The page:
A first of its kind methanol-to-hydrogen fuel cell powered towboat is set to hit the water in 2023. The Hydrogen One is being developed by owner Maritime Partners in cooperation with naval architecture firm EBDG and hardware suppliers e1 Marine and ABB.
Another emerging opportunity for U.S. shipyards in the “green” realm is liquefied natural gas (LNG) bunkering barges like the one currently under construction at Fincantieri Bay Shipbuilding for Crowley. Set to be delivered in late 2023, the barge will be the largest of its kind in the U.S. and will be operated under long-term charter to Shell. Bay Shipbuilding is also building another noteworthy vessel, The Interlake Steamship Company's recently launched Mark W. Barker, the first new Great Lakes bulk carrier to be built in nearly four decades. The 639-foot laker is expected to be completed and underway in Spring 2022.
Facing a shortage of commercial shipbuilding projects, a number of U.S. shipyards have turned to government work to keep busy, and several of these yards are now hard at work building, or jockeying to build, vessels for the U.S. Coast Guard (USCG) and U.S. Navy. Of note, the USCG is soon expected to select shipyards to design and construct its new river buoy and inland construction tenders as part of the waterways commerce cutter (WCC) program. In total, the Coast Guard plans to acquire 16 river buoy tenders, 11 inland construction tenders and three inland buoy tenders to replace its aging inland tender fleet.
Another closely watched Coast Guard build program is the Heritage Class Offshore Patrol Cutter, the first four of which are being built by Eastern Shipbuilding Group in Florida. The Coast Guard has called the OPC its “top acquisition priority”, and it intends to order 25 of the vessels in total. Eastern has bid for the second stage of the build program and is believed to be competing with yards such as Bollinger, Austal USA and Huntington Ingalls Industries’ Ingalls Shipbuilding. Stage 2 contracts could be awarded as soon as Spring 2022.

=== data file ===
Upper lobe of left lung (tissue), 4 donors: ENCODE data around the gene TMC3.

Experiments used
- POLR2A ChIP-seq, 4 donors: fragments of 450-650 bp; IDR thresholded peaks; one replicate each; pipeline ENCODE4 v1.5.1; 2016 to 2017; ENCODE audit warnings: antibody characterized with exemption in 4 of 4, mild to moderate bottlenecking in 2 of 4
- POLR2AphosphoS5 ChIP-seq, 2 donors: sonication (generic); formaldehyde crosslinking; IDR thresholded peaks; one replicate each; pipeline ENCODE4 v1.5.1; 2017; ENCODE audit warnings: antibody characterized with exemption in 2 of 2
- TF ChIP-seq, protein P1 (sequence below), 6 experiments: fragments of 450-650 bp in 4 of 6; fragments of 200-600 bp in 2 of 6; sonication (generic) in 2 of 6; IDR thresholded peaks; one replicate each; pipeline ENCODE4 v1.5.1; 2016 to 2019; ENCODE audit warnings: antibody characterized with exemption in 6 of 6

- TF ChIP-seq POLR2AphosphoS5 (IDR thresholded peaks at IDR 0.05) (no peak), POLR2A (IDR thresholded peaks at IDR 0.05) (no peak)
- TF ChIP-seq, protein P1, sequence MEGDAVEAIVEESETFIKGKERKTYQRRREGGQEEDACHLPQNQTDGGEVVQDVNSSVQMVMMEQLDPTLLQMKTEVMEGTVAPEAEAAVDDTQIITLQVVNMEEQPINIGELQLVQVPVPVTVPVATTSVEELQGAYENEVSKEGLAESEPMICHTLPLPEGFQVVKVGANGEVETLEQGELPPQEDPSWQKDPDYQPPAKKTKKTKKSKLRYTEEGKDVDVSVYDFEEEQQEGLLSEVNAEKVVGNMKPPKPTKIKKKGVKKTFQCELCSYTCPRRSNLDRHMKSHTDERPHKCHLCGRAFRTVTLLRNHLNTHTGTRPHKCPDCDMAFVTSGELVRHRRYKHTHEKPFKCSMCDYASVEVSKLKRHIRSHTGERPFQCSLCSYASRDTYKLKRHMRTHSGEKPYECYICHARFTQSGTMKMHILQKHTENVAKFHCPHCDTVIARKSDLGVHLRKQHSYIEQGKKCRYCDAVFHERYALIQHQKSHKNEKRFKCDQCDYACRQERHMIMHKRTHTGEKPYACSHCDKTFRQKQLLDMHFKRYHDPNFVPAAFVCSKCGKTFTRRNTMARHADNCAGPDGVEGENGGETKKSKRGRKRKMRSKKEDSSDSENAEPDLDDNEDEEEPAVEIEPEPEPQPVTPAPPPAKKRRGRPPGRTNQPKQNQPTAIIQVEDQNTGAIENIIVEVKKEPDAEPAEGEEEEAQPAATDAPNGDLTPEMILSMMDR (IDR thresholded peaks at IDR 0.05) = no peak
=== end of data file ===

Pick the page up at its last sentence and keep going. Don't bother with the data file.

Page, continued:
Pascagoula, Miss. shipbuilder Halter Marine has been awarded contracts to build the first two U.S. Coast Guard Polar Security Cutters to replace the Coast Guard's existing fleet of heavy icebreakers. Construction on the first PSC kicked off in 2021 with delivery planned for 2024, while work on the second vessel is expected to be completed by September 2026. Halter Marine, which has an option for a third PSC, is also building the U.S. Navy’s fifth Auxiliary Personnel Lighter–Small (APL(S)) 67 Class berthing and messing barge as well as oceanographic survey ship (T-AGS 67).
Fincantieri Marinette Marine in Marinette, Wis., which is currently building the Freedom Class littoral combat ships (LCS), has been awarded the first two of up to 10 Constellation-class guided missile frigates (FFGs), a new series of warships for the U.S. Navy. The lead ship is planned for delivery in around 2026. Mobil, Ala.-based Austal USA has four Independence-class LCS currently under construction, with two Expeditionary Fast Transports also under construction and a third under contract. In October, Austal USA was awarded a contract to build a pair of Navajo class Towing, Salvage, and Rescue Ships (T-ATS) for the U.S. Navy, the first contract for Austal’s new steel construction facility. Gulf Island Fabrication and Bollinger Shipyards have also secured contracts to build Navajo class ships. Bollinger, which has 11 shipyards in Louisiana, was four additional USCG Sentinel-Class Fast Response Cutters (FRC) in 2021, bringing the total number of FRCs awarded to Bollinger up to 64 vessels since the program’s inception.
Another significant government build program is the series of five training ships known as National Security Multi-Mission Vessels (NSMV) that Philly Shipyard is constructing for the U.S. Maritime Administration (MARAD). The ships will be operated by the state maritime academies, and the first is scheduled to be delivered to SUNY Maritime College in 2023.
Other stories from March 2022 issue
- Interview: Jennifer Carpenter, President & CEO, AWO page: 10
- Infrastructure Funding Opportunities for Small Ports page: 18
- Recovery, Resilience and Demand Shifts to Drive Inland Waterway Cargo Flows page: 20
- Alt-fueled Workboats: Building the Business Case page: 26
- Current Direct: A Transition Effort in Europe page: 31
- 2022 US Shipbuilding Report page: 32
- Carboline: 'Bigger and Better' at 75 Years page: 37